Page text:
Before building your brand image around social good, you must implement programs with measurable results that demonstrate the authenticity of your commitment. While consumers demand responsible products, they are increasingly savvy and can sort out brands that simply pay lip service to social impact from those that are making real change. A great way to earn that consumer trust and verify your social and environmental credibility is receiving certification from an accredited third party. This not only validates your hard work, but can also provide valuable insights on where you can improve.
In addition to the Monterey Bay Aquarium Seafood Watch accreditation, Sixty South is certified by the Aquaculture Stewardship Council (ASC), Best Aquaculture Practices (BAP) and Global Good Agricultural Practices (Global GAP). In turn, the salmon brand is able to use its sustainability certification as a selling point to wholesale companies such as Lunds & Byerlys that want to supply shoppers with certified sustainable products. Ultimately, getting certified is essential to showing stakeholders that you “walk your talk” when it comes to sustainability. It can also lead to clarity around business strategy and lead to measurable results.
Your brand story has a significant influence on the way people feel about your company and whether they are going to buy your products. What’s more, to see a positive return on investment from your sustainability initiatives, it’s vital to share what you’re doing with the world. Sixty South does this by building its brand story around sustainable business practices by putting purity at the core of its identity. The extreme southern location of its facilities, as well as its ecologically responsible business practices, helps the company win over consumers focused on health and sustainability. The salmon sellers also fund community development and housing projects in the community close to their operation. Sixty South’s nets are located hundreds of miles from city centers, so it is critical to its business to build strong community relationships to attract and retain quality employees. The key takeaway here is that it’s imperative to tell compelling stories about your brand’s social and environmental contributions — stories that help consumers connect with your brand on a human and emotional level to distinguish your business from the competition.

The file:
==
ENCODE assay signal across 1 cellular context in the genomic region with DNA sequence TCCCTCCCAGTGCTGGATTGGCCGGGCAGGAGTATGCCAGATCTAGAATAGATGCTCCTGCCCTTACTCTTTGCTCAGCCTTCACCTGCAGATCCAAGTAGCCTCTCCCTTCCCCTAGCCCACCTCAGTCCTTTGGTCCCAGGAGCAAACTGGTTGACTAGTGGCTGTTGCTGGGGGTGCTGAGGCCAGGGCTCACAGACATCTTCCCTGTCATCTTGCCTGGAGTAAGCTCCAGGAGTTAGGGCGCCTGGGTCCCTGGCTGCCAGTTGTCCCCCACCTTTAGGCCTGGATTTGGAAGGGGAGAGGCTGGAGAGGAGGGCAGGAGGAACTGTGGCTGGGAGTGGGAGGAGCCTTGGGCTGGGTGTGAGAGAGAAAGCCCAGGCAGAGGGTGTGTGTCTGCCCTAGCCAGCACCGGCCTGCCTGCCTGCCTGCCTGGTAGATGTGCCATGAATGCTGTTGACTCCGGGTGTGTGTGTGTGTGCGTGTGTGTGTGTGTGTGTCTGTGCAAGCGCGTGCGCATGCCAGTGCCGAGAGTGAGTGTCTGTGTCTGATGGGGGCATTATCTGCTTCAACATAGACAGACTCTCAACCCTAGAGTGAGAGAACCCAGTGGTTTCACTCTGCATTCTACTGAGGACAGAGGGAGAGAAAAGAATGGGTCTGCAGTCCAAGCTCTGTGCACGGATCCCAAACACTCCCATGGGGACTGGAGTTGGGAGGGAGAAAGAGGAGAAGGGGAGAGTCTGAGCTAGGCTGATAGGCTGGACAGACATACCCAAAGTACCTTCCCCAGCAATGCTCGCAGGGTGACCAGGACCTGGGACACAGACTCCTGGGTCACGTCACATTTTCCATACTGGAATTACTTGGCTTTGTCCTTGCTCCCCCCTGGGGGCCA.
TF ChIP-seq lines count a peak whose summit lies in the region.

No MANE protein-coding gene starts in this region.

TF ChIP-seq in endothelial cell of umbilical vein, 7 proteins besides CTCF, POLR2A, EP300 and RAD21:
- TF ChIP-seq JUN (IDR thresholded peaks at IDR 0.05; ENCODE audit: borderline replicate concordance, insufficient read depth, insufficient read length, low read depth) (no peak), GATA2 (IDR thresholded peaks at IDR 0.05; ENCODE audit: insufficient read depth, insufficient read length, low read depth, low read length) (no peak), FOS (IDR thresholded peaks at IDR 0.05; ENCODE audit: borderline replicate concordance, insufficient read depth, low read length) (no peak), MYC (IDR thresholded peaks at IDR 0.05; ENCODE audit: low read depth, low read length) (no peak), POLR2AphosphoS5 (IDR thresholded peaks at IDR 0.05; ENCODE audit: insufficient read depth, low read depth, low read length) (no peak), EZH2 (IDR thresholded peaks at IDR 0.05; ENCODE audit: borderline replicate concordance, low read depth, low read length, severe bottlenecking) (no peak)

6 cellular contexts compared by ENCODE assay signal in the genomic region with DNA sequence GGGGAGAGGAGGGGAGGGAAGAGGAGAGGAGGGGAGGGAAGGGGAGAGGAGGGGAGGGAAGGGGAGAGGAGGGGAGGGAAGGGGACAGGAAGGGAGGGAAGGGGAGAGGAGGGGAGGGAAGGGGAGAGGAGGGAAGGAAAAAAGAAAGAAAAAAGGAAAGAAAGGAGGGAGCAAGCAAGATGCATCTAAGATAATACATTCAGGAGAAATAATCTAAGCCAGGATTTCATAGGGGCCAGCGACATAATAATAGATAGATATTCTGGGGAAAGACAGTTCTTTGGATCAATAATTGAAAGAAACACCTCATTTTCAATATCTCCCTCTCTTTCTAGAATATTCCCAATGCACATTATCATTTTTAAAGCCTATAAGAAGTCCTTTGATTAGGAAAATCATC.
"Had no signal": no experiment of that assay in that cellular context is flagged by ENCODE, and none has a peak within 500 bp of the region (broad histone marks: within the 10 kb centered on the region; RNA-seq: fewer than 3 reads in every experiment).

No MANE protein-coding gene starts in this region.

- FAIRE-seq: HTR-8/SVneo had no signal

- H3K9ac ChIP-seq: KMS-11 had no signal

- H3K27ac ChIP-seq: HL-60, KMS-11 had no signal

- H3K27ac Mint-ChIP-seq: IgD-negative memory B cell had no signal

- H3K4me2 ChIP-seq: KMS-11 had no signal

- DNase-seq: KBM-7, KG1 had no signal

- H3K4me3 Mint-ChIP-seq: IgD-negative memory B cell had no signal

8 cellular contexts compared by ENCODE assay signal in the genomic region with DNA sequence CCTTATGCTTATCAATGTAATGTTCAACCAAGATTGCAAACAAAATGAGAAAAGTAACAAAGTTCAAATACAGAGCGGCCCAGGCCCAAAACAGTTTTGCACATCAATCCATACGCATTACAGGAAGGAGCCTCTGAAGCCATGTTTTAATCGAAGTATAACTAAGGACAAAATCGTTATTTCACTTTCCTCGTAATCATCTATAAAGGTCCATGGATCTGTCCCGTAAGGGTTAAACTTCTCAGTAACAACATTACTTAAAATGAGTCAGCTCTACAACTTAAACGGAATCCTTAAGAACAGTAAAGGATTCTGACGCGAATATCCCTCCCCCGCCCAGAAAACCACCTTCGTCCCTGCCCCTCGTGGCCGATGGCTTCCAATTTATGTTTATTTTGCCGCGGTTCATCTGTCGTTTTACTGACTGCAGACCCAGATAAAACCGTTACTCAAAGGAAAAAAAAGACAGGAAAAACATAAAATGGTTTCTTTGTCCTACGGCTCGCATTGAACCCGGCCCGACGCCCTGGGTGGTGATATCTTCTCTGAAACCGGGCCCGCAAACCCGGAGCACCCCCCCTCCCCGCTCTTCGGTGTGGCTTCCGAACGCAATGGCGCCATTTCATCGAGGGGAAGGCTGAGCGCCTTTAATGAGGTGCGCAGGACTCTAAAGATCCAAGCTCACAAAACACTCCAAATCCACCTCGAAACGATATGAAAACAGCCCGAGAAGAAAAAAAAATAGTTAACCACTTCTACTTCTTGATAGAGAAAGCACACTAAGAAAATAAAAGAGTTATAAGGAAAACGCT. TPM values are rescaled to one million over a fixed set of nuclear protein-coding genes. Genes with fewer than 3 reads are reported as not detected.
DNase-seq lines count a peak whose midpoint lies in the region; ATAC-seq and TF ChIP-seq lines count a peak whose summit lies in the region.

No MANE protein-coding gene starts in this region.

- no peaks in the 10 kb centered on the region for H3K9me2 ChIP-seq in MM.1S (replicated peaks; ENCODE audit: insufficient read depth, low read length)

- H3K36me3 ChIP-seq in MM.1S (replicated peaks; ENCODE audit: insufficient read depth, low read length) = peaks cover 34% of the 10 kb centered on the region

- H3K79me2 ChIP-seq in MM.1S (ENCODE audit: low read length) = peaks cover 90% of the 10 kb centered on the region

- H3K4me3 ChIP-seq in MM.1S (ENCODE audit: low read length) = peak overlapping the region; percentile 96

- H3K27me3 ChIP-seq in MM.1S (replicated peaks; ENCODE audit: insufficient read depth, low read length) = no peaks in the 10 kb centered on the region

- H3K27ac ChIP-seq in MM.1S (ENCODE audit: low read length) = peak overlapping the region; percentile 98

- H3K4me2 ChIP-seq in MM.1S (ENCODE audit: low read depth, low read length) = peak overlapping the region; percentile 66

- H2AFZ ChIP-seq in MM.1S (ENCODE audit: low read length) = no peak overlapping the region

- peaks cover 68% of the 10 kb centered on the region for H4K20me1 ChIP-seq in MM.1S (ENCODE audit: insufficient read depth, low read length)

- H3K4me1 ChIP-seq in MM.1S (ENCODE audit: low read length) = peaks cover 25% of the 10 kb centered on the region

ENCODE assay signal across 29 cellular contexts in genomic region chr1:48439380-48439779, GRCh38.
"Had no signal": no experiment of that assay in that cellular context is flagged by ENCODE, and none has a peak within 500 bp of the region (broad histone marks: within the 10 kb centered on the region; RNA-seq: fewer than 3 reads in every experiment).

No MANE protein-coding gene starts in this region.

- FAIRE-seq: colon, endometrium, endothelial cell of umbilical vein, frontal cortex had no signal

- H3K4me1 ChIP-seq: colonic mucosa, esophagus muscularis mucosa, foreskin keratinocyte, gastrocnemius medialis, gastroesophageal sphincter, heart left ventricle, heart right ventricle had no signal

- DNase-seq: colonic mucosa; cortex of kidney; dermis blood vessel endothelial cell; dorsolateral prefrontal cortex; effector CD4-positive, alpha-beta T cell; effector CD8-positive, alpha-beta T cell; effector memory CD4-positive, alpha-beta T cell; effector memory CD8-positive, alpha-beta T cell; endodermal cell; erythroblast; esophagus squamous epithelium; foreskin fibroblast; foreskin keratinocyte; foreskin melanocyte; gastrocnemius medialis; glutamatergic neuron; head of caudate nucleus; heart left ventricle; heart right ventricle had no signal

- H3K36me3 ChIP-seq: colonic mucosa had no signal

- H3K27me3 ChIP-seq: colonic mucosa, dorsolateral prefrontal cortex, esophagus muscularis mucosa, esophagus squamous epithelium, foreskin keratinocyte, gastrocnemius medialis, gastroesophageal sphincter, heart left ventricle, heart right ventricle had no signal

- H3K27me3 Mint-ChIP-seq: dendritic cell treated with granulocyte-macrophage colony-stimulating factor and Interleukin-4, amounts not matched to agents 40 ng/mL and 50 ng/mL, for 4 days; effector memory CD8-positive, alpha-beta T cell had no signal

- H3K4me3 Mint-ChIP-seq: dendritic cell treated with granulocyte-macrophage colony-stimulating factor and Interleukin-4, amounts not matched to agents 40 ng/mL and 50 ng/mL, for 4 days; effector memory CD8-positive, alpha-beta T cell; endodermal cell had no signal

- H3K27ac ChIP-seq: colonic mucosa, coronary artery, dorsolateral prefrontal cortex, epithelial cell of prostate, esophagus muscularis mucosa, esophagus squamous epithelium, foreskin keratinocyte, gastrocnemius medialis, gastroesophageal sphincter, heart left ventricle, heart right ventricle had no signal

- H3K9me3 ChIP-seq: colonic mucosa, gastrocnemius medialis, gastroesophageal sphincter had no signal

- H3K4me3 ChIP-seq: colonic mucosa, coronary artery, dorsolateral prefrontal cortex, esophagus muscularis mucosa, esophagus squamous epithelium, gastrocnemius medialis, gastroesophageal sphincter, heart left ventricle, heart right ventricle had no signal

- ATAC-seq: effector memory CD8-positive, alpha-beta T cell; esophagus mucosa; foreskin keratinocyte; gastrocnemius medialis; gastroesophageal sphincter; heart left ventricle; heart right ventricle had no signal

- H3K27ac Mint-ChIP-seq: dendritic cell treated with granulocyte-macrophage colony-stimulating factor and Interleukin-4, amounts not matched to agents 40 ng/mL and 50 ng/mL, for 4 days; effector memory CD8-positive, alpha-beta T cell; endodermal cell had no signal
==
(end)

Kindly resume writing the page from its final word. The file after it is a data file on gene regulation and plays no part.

Conscious consumers want to support businesses that are actively building a better world. Sustainability practices and social impact present vital opportunities to earn consumer goodwill, loyalty and purchases. To ensure your social good work advances your social mission and your bottom line, commit your business to solving industry challenges, secure accreditation by independent and respected third parties and share your stories to inspire goodwill, advocacy and sales.
Note: We First is a branding partner with Sixty South.
Published Sep 22, 2018 4pm EDT / 1pm PDT / 9pm BST / 10pm CEST
Simon Mainwaring is the author of Lead With We, the Wall Street Journal bestseller that shows how companies address purpose, sustainability, and climate challenges in ways that build their business. He’s the founder and CEO of the award-winning strategic brand consultancy, We First, that’s a B Corp ‘Best For The World’ Honoree and a Real Leaders Top 50 keynote speaker in the World. He hosts the influential ‘Lead With We’ podcast, is a columnist for the CMO Network in Forbes, and wrote the New York Times bestseller, We First. He’s been a Featured Expert and Jury Member for the Sustainable Development Goals at the Cannes Lions Festival and U.S. One Show for Sustainable Development.